HG: Homegrown Column February 07, 2009
When we lived in Parker, our neighbor had mogul pine bushes in her front yard. Would that grow here? Can it tolerate a lot of sun? Hers was shaded in morning but got afternoon sun. Please let me know if you think it will grow here.
Thanks for all your help.
I think what you’re talking about is called a mugho pine.
Mugho pines are an excellent choice for any sunny location in your yard. They’re tough and hardy, tolerating lots of heat, sun and some drought.
Though the size and shape can vary from variety to variety, these are usually smaller (3 to 5 feet tall) shrub pines with dark green needles and a rounded to slightly spreading growth habit.
Now the size of the plant will vary depending on which type of mugho pine you get.
You basically have two choices.
The first is what’s called a “dwarf mugho pine” or a “pumilio mugho pine.” The problem with this plant is that it’s grown from seed and though they’re smaller than the species (which can get 15 or 20 feet tall), they’re variable in size and often get bigger than what most people expect.
I field lots of calls from folks who want to trim their 8 foot tall “dwarf mugho” back because it’s gotten much bigger than they expected. Though it can be done, the timing of the pruning is important, and it’s just one more thing to do out in the yard.
I don’t know about you, but I’m not looking to add chores out in the garden.
Your second choice is a named variety of mugho pine. These named varieties are reliable and predictable in size and growth habit.
There are several varieties of truly dwarf mugho pines available. Some of the more common ones are Slowmound, Mops, Whitebud and Teeny.
Most of these will grow 3 to 5 feet tall with an equal or slightly greater spread while some stay even smaller than that. They have very dark green needles that form a dense, compact mound.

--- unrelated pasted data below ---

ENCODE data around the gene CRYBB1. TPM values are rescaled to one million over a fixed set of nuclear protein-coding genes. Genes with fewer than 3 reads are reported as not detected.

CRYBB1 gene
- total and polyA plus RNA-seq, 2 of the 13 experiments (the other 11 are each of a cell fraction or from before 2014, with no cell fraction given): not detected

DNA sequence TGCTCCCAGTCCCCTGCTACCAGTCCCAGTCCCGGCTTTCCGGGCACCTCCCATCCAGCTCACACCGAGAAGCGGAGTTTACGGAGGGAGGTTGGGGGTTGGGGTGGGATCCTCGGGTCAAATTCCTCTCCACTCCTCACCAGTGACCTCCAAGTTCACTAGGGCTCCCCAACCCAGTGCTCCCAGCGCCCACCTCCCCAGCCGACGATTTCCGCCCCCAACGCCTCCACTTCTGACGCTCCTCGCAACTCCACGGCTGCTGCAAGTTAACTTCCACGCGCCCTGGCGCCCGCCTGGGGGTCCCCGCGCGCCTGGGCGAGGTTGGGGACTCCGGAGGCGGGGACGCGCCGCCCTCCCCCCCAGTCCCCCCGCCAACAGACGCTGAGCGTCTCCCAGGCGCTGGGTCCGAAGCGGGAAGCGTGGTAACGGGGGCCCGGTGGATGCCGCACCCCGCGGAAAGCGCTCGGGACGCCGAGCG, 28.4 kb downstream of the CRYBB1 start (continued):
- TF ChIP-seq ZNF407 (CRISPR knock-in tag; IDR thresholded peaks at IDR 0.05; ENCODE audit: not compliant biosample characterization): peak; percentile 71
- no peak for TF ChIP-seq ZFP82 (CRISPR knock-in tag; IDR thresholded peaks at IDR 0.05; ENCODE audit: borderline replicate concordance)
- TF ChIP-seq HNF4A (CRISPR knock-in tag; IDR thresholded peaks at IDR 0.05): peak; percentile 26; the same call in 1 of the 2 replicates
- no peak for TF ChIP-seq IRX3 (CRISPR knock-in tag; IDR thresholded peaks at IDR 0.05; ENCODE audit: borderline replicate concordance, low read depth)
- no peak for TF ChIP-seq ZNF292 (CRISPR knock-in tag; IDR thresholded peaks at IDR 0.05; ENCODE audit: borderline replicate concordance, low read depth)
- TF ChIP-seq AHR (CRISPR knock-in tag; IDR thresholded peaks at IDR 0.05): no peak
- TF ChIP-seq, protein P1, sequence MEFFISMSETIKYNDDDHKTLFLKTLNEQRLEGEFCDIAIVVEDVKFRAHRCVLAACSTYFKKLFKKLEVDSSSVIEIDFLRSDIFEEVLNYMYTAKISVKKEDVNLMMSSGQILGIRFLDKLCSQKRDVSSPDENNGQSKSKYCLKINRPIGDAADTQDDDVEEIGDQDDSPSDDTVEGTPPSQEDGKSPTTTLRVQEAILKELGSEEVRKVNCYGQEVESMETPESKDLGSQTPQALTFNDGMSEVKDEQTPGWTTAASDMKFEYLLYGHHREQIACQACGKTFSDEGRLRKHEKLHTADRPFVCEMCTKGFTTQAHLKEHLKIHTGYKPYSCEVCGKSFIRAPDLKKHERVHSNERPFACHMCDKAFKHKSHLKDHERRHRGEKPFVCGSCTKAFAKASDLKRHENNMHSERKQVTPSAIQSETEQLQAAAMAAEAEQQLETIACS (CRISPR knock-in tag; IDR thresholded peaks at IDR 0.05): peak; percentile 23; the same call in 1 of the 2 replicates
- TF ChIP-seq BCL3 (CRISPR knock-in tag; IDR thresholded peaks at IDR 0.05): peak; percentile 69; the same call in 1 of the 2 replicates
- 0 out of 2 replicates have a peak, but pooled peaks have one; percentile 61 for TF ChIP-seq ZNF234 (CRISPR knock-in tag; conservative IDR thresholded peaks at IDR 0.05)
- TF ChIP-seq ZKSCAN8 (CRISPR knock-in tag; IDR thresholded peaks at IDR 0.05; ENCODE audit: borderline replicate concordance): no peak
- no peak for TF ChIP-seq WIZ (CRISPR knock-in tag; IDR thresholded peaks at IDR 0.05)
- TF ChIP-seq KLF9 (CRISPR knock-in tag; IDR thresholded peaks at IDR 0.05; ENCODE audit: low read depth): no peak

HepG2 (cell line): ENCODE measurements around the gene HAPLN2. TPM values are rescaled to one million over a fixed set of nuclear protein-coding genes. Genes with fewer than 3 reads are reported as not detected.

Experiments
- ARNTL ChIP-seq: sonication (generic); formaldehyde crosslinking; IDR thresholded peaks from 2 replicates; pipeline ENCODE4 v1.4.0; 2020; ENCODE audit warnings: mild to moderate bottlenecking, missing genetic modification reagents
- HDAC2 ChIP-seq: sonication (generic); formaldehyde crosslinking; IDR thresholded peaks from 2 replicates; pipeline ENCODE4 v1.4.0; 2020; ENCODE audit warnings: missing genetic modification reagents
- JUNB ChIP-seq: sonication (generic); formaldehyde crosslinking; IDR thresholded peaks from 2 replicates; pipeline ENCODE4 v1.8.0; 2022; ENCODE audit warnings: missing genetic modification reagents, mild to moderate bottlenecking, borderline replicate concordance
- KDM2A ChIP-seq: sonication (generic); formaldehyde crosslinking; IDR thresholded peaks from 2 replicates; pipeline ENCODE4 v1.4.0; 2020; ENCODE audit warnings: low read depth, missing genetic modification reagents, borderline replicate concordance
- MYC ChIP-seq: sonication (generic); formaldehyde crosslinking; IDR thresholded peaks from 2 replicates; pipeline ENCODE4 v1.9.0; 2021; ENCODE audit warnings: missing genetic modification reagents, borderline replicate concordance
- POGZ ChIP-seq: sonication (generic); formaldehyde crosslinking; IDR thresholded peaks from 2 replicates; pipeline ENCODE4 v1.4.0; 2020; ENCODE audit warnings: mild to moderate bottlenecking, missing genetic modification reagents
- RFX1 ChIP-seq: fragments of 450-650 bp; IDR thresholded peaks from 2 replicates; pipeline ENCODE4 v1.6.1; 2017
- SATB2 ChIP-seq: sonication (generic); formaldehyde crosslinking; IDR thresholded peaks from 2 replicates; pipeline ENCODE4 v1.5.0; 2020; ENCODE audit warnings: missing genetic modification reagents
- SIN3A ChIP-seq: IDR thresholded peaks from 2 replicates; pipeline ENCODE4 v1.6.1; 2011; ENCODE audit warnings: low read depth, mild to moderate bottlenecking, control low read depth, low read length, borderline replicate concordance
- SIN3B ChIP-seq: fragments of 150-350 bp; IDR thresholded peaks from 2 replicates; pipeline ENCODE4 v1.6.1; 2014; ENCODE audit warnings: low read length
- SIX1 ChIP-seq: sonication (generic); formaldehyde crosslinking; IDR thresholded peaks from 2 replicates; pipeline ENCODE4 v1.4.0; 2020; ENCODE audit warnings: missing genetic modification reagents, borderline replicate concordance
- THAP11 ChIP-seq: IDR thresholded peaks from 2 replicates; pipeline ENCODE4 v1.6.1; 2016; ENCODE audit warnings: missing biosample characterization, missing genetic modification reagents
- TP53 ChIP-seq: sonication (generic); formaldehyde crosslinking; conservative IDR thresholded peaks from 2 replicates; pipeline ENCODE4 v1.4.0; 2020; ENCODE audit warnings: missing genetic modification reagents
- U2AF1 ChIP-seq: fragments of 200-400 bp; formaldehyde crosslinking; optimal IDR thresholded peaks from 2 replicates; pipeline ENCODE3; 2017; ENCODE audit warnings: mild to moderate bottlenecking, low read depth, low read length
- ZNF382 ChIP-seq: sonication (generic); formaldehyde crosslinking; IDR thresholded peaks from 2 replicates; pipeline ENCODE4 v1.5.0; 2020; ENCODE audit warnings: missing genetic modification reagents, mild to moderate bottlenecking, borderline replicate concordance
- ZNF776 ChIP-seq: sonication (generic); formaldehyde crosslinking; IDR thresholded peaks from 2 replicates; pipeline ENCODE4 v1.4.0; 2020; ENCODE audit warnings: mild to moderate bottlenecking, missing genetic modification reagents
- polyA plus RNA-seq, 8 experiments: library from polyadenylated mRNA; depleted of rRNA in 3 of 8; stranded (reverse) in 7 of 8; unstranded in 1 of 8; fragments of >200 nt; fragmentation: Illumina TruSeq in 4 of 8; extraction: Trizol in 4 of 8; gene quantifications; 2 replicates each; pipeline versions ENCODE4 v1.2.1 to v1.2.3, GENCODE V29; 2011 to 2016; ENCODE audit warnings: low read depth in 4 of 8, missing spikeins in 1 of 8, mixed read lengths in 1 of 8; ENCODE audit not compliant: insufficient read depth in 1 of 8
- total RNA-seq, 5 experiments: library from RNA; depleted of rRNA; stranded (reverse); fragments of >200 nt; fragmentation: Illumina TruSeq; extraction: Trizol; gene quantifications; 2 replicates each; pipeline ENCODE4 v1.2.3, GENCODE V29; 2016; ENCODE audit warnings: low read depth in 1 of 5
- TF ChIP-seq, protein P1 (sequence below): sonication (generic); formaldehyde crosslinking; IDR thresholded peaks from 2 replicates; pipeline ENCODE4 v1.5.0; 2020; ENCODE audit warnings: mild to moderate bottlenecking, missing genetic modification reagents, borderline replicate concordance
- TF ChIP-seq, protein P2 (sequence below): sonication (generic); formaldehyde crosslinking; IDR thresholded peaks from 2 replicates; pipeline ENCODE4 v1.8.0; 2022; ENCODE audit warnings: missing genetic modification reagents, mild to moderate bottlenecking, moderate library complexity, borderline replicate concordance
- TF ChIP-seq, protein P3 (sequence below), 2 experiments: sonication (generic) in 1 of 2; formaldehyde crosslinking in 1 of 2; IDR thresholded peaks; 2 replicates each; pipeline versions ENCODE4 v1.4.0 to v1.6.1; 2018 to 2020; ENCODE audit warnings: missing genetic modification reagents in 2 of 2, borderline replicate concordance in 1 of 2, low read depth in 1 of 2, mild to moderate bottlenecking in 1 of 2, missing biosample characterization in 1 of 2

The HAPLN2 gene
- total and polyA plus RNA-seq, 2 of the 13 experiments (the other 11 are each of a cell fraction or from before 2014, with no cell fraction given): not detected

One thing to keep in mind about these truly dwarf mughos is that they’re pretty slow growing, so prepare to be patient.
And though they cost just a bit more than the seed grown plants, I think it’s worth the cost to know what you’re getting.
I enjoy reading your column each week and have a question. We live in the Redlands and are surrounded by Russian olives. I trimmed many of them back so they resemble trees rather than overgrown bushes, but I’ve noticed that the trees seem to weaken, and even die, after they’ve been trimmed. Our idea is to supplant any dead Russian olives with cottonwoods as it’s wet here and the cottonwoods seem to thrive.
However, I’d like to build a tree house in the next 10 years for any grandchildren who may be around, and I’m not sure what kind of tree(s) might be best suited for that — strength, height, growth, etc. The 10-year plan may limit the selection.
What recommendations do you have for a tree that would grow sufficiently tall and strong in that time period, and be well-suited for the high water table we have here?
As you’ve guessed, the biggest limitation you have is the 10 year time frame.
They’re loads of quality shade trees out there that are moderately fast growing, but I don’t think they’d be big enough to build a tree house in 10 years from now.
I think that your idea of putting in more cottonwoods should do the job for you. They’re fast growing and they should be big enough in 10 years, plus they’ll take the wetter conditions you have.
Yes, they do have their drawbacks, such as messiness, disease, insect susceptibilities and shallow, aggressive roots, but they should be plenty strong to hold a tree house and size up for you when you’re ready.
I have a giant grass that I want to move. I thought it was OK to move in spring, but I just read fall is best to move grass. Can I still do it in the spring if I do it very early?
Actually, I think the best time to transplant is early spring — usually sometime in March.
You want to do it while the plant is still dormant but right before it’s due to wake up and start growing so it can settle into its new home and heal up the damage transplanting has done.